Take Action to Improve Cycling
Cycling is a powerful tool to improve transportation, increase access, and enhance the quality of life in cities around the world.
People in cities that prioritize cycling see huge benefits, from faster commutes and easy connections to public transit, to improved air quality and health.
The Grow Cycling toolkit helps cities think through barriers that prevent people from cycling, and provides a tailored action plan to quickly grow and improve cycling.Information provided as part of this toolkit will not be saved by or accessible to ITDP or anyone else. Content is generated exclusively for the user. + Want to know more before getting started?
Many international agreements and frameworks encourage cities and countries to invest in cycling growth, even summarizing policies that support cycling. Many nongovernmental organizations and governments have developed guidance on how to implement specific pro-cycling urban design and policies (see Resources), leveraging the latest technologies and global thinking. Many cities and countries have shown interest in promoting cycling and have moved to implement various policies.
However, it is often unclear which policies will prove most successful in each location, and there is little guidance on prioritizing pro-cycling policies. As a result, governments often implement a patchwork of policies that may not directly address the actual barriers to cycling in their cities, or they support narrow, one-off projects without a comprehensive, long-term vision or plan. Often, cities experience a “chicken vs. egg” phenomenon in which policymakers want to see a constituency of cyclists to justify investment in infrastructure and other measures, but without that infrastructure in place, there is little hope of building a strong constituency. This is particularly apparent in cities where resources for active transportation are limited.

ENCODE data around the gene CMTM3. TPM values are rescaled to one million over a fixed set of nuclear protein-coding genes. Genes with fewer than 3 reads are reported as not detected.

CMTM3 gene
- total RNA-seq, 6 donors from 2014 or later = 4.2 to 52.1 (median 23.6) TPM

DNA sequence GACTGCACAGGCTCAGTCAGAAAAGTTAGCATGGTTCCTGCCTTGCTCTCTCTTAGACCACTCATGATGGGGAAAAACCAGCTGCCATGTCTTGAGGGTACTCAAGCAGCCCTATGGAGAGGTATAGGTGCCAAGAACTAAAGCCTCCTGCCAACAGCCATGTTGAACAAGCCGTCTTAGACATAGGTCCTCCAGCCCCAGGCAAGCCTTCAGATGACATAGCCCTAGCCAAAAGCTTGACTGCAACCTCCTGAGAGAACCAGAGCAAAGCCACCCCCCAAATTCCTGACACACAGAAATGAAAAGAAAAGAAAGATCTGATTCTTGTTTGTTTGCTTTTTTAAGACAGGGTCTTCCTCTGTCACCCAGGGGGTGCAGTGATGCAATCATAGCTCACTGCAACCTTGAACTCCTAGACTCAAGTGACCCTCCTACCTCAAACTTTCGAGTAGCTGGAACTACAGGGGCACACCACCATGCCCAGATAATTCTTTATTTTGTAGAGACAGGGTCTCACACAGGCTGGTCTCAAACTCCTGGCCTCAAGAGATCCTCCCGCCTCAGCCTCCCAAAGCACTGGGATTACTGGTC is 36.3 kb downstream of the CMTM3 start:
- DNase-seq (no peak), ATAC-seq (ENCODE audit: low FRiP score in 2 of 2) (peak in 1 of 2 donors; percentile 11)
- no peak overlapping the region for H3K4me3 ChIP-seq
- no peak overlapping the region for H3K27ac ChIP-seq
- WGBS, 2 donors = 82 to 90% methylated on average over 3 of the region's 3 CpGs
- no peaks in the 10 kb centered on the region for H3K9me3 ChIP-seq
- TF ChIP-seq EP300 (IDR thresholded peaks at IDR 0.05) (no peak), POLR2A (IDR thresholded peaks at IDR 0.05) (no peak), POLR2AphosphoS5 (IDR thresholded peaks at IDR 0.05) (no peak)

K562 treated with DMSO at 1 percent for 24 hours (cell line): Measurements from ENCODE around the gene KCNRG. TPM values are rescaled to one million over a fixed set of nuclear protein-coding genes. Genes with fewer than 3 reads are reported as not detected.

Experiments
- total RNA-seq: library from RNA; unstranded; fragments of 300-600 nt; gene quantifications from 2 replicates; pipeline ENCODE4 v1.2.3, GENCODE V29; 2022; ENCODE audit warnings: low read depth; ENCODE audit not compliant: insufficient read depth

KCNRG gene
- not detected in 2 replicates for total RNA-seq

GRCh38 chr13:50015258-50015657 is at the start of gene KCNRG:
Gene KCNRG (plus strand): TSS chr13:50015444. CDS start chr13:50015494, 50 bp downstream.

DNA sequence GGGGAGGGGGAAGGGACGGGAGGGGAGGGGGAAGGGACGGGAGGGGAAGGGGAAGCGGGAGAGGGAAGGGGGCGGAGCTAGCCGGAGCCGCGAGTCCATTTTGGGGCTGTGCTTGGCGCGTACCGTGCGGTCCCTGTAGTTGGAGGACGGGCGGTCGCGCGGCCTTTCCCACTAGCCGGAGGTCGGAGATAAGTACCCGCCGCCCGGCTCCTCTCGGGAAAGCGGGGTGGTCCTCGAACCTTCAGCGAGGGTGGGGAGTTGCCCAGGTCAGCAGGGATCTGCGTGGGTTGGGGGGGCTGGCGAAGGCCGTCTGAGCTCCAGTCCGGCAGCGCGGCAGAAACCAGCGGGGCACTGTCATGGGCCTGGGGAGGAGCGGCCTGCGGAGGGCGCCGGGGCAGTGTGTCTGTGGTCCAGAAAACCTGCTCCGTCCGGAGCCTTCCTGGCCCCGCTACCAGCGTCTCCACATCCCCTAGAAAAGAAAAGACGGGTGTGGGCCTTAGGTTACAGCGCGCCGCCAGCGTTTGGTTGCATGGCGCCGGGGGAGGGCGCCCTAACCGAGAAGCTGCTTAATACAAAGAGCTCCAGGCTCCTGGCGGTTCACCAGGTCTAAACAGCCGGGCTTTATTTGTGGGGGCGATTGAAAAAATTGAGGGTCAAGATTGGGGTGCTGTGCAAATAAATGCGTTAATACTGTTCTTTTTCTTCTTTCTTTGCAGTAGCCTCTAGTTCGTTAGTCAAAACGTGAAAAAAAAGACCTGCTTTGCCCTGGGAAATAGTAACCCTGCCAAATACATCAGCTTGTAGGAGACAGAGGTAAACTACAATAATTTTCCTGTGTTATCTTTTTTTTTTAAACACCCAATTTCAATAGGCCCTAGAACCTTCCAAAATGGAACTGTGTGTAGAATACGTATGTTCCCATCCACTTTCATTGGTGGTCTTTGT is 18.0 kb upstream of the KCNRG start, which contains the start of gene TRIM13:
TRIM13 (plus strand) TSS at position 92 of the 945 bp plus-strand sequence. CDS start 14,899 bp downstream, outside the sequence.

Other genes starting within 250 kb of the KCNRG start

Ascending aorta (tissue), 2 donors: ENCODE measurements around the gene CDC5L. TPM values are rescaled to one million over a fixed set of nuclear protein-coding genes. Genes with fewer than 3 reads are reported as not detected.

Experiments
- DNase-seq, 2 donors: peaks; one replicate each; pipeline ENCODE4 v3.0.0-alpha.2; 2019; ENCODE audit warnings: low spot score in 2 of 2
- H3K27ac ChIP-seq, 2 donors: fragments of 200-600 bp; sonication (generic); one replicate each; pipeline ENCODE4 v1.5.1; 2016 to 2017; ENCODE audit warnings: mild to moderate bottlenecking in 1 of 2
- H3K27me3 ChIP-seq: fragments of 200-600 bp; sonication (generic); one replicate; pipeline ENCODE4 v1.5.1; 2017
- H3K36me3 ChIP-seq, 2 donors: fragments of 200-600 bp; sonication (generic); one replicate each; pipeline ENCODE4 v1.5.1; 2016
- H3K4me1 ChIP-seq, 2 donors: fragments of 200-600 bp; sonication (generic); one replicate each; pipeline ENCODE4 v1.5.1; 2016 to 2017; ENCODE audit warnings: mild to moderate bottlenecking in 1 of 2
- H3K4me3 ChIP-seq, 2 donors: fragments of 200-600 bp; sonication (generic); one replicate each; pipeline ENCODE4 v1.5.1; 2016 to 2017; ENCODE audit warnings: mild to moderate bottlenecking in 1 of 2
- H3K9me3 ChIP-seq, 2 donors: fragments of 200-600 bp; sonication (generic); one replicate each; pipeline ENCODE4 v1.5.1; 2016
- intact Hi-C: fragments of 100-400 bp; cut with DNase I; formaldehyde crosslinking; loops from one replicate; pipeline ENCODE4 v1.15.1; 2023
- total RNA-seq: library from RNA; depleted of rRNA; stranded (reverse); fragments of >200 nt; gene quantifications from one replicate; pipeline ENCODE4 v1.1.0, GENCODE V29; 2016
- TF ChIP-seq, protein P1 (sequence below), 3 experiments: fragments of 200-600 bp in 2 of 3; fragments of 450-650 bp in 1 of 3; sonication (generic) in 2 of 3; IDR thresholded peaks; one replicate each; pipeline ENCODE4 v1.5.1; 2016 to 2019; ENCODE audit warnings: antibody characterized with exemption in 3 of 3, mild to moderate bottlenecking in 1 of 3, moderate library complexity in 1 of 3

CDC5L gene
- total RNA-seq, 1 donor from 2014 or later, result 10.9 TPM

While other resources provide recommendations for growing cycling more generally, this toolkit identifies immediate steps cities can take to address specific barriers to cycling, while also ensuring that foundations are being laid to address long-term challenges. This will help cities select the policies that will be most effective in quickly growing cycling in the near term, and develop the institutions to ensure that cycling growth continues in the long term. Doing so can ultimately help cities shift reliance away from private vehicles for short trips, yielding numerous benefits including reduced congestion and emissions, improved air quality, and more space for people. The toolkit is not intended to serve as a comprehensive resource for the design and implementation of each action; however many external resources that provide this guidance are linked throughout.
When developing this toolkit, we made a few basic assumptions about what prerequisites cities would need to have to gain the most value from it. Thus, cities using this toolkit should:
- 1. Be committed to growing cycling mode share and improving conditions, even if details or outcomes are not yet clearly defined.
- 2. Understand the political environment, particularly which government officials might act as champions for policies that highlight the value and impact of investing in cycling. It is also important to evaluate whether legislative or regulatory processes will need to be established or amended prior to actions being implemented.
Using the Toolkit
The Rapid Cycling Growth toolkit includes three parts:
1. City Self-Assessment
First, you will be presented with questions that evaluate different factors that enable cycling in your city: bicycle access, security, safety, physical conditions, and capacity. Review the descriptions and select where your city falls for each question from 1 to 5.
2. Removal of Completed Measures
Next, you will be shown a list of measures, some of which your city may have already implemented. Select the measures already in place in your city so that they are not displayed on your action plan.
3. Action plan generation
A list of actions, prioritized by impact, that correspond to your city’s needs and current capacity (as identified in Part 1) will be generated. The action plan can be sorted by different criteria including cost, time, and capacity needed to implement.